By Amanda Morrall
1) KiwiSaver user's guide
Regulars to our site will know by now the ins and outs of KiwiSaver. For the benefit of those still trying to come to term with the basics, Morningstar NZ's Chris Douglas and myself helped to produce this segment for Radio NZ's This Way up programme. We'll have a second instalment in a few weeks time so stay tuned.
2) Psychological tips for investing
The more things change, the more they stay the same? Personal finance blogger prairieecothrifter.com decided to put that piece of wisdom to a test looking at whether investment writer David L. Markstein's psychological tips from his 1960s' "Build a Fortune in the Stock Market" were still relevant today. Mostly.
3) Confessions of an account junkie
The advent of internet and mobile banking has made keeping tabs on bank balances easy. I expect, the process and habit will continue to improve as revolutionary new apps and systems for personal banking come on stream. Keeping track of your financial condition will undoubtedly lead to better long-term outcomes if it remains front of mind. Here's a confession from a self-professed account junkie from deliverawaydebt.com
4) Missing out?
Have small time investors been priced out of the financial advisory market by the new regulation? In her latest blog, Wellington's Liz Koh of MoneyMax. explains how regulation has ironically damaged the relationship.
One of the unfortunate consequences of increased regulation of financial advisers is that some smaller investors now find themselves squeezed out of the market for personalized investment advice. There are two types of investment advisers who are able to give advice to the public: Authorised Financial Advisers (AFAs) and Qualifying Entity Advisers (QFE advisers). Whereas AFA’s can give investment advice on a wide range of investment products, QFE advisers can give investment advice only on products offered by the company they work for. QFE’s are generally large companies such as banks and insurance companies. There are less than 2000 AFA’s in New Zealand, and many who hold the designation do not give advice to the general public. Just to make it even more confusing, some of the AFA’s work for QFE’s such as banks. An AFA working for a QFE can give advice on a wide range of investment products from different providers.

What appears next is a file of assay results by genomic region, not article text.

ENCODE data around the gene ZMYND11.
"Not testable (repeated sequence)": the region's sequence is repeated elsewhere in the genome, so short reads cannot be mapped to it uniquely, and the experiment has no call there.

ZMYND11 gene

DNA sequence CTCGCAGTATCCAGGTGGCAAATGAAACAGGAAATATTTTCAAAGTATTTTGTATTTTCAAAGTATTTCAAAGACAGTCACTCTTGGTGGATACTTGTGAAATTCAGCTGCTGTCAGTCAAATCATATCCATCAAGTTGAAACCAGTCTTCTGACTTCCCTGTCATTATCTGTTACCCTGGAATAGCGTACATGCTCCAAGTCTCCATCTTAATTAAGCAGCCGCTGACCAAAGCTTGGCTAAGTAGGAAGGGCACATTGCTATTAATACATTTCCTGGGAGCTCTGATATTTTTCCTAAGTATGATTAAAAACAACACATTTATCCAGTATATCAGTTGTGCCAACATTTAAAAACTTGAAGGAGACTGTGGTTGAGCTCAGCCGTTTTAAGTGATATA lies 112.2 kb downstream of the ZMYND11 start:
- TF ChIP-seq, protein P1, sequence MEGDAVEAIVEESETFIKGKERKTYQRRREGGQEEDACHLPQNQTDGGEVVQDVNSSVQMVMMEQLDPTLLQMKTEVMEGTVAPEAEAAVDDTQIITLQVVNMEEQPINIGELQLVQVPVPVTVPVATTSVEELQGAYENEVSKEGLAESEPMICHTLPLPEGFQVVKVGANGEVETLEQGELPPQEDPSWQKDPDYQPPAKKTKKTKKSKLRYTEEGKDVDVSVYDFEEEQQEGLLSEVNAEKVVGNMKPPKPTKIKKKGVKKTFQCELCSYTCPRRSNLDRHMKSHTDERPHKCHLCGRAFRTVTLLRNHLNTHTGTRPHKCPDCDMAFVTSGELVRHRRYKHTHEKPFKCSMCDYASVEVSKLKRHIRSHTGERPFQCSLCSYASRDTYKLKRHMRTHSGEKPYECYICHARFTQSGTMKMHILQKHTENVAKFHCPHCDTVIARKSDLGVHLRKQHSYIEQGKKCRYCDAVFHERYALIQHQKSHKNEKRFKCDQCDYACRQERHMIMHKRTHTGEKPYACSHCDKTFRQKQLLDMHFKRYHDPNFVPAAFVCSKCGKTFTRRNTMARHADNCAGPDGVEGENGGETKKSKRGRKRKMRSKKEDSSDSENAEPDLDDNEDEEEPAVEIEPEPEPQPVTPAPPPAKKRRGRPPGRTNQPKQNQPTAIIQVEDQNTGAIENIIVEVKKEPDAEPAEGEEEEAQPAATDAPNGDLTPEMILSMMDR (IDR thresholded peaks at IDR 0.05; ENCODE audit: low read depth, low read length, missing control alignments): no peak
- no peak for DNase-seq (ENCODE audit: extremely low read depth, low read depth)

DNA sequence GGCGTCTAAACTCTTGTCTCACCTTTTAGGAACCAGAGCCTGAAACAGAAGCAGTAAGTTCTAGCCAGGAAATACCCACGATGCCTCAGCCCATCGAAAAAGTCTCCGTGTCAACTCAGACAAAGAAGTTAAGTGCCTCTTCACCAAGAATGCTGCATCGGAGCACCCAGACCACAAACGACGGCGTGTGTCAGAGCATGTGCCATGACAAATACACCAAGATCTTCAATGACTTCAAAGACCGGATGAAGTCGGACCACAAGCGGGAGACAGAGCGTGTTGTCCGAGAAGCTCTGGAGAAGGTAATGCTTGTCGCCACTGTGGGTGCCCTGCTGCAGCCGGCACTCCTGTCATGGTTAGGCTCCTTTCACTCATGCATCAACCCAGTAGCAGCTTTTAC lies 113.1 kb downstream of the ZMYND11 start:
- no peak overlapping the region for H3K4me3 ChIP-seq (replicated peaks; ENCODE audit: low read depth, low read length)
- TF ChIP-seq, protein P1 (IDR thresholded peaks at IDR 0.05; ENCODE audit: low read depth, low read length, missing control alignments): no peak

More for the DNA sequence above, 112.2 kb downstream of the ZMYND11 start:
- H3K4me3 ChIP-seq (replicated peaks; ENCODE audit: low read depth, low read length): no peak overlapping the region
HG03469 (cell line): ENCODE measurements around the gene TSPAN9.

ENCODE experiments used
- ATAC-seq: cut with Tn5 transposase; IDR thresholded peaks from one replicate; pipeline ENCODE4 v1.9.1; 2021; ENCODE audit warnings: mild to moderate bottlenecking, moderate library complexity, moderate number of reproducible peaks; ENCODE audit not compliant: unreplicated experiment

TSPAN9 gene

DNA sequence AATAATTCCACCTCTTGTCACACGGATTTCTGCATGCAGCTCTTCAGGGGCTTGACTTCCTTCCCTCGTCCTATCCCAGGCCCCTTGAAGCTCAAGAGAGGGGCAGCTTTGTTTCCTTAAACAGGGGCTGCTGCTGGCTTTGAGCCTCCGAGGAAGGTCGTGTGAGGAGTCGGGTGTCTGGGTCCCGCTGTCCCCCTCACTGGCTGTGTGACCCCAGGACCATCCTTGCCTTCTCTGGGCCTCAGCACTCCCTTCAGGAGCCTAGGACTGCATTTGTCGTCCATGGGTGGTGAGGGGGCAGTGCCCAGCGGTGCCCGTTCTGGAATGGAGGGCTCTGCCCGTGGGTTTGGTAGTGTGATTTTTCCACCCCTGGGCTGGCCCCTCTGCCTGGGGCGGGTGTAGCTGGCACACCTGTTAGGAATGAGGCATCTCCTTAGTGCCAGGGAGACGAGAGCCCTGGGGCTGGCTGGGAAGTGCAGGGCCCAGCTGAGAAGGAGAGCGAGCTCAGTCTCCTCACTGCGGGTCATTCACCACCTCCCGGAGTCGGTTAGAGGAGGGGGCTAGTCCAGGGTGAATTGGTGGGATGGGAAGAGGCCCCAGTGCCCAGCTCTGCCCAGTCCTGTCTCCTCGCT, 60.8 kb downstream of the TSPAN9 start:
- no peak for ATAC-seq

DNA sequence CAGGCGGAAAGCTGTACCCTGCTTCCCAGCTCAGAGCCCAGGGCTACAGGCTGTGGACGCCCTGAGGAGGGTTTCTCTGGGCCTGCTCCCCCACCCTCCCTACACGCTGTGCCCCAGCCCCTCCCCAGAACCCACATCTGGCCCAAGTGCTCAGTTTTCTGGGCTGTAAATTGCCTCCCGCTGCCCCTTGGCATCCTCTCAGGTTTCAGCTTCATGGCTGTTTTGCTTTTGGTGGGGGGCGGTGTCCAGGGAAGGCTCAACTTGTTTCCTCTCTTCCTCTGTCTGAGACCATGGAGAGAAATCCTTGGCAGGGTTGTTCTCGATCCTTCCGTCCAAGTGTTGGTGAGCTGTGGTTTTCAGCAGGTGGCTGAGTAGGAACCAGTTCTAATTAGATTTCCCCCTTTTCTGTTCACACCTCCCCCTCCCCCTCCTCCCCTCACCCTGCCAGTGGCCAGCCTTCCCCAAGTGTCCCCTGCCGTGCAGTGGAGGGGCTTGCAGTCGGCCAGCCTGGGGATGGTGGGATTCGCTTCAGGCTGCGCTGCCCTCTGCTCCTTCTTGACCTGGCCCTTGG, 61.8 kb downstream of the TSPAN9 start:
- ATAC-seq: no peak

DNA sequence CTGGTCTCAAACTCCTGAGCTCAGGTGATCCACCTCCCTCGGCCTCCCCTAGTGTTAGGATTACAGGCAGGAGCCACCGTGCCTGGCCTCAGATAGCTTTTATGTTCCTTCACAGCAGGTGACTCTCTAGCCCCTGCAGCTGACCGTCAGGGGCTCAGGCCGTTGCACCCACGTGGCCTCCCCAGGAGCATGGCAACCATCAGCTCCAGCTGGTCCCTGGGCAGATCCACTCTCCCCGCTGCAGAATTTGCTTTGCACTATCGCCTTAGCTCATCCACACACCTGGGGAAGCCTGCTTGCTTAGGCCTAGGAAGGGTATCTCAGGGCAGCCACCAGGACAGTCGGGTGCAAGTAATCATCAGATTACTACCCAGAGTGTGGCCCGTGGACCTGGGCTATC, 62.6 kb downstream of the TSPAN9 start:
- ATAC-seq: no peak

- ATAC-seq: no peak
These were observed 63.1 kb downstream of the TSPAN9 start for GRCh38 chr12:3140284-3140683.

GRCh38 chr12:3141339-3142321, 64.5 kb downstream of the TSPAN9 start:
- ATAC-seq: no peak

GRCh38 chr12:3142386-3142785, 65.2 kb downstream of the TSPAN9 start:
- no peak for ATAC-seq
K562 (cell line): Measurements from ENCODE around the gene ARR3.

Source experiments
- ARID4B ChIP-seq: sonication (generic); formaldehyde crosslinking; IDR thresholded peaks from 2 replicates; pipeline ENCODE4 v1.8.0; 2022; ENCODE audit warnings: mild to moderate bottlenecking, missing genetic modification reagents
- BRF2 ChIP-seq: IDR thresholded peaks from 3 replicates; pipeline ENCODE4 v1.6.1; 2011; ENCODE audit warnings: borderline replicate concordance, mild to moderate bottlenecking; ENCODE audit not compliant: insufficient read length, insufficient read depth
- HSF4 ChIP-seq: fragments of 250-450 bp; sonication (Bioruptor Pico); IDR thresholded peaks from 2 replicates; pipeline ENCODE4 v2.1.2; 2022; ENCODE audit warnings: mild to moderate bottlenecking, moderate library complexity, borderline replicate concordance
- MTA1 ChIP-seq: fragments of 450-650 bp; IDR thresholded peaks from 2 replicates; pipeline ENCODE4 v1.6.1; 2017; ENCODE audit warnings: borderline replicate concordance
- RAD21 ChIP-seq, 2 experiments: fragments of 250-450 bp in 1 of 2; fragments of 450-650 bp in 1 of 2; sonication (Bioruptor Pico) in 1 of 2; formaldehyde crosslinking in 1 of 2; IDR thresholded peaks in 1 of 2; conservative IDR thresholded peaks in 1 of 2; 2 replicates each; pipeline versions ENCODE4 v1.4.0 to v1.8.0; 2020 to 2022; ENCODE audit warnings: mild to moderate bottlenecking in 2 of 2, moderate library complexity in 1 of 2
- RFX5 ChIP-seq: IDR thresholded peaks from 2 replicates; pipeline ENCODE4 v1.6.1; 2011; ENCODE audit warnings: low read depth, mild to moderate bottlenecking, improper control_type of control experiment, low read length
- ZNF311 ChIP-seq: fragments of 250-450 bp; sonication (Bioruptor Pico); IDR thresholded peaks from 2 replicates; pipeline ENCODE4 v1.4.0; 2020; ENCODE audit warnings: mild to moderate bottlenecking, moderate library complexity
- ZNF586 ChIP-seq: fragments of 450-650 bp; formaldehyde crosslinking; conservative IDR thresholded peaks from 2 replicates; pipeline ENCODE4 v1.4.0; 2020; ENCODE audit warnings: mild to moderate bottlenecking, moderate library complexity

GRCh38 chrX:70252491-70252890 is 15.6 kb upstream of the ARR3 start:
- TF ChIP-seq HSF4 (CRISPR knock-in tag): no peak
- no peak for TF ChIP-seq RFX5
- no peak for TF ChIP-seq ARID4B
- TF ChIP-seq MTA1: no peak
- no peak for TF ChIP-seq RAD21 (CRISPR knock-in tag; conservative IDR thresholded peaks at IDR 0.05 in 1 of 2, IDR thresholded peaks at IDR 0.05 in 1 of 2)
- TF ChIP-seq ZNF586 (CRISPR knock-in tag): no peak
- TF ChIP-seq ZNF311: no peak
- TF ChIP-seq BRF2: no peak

With the limited number of AFA’s available, many advisers and QFE’s are now setting minimum limits on the size of investment portfolio they will advise on and manage. These limits can be anywhere from $100,000 to $1million or more. At the other end of the spectrum, QFE’s such as banks are using the large number of QFE advisers in their branches to sell KiwiSaver and savings and investment funds for small lump sums or regular contributions. It is increasingly difficult for investors with small to average portfolios to find advisers who can advise them on a wide range of investment products from different providers. Getting advice on whether to purchase shares in the proposed Government asset sell-down is a prime example of this, as advice will need to be obtained from an AFA, not a QFE adviser, many of whom will not be interested in smaller investors.
5) Reality Bites
On Friday, interest.co.nz contributor Terry Baucher hypothesised about the negative tax implications for The Block TV show's winners. Assuming they do have to pay tax on their winnings, the effort expended takes on a different light. Greg Ninness takes a similarly sobering view in this article published on stuff.co.nz by taking into account the real risks and more probable outcomes faced by the average do-it-yourselfer looking to make money in the residential property market.
To read other Take Fives by Amanda Morrall click here. You can also follow Amanda on Twitter @amandamorrall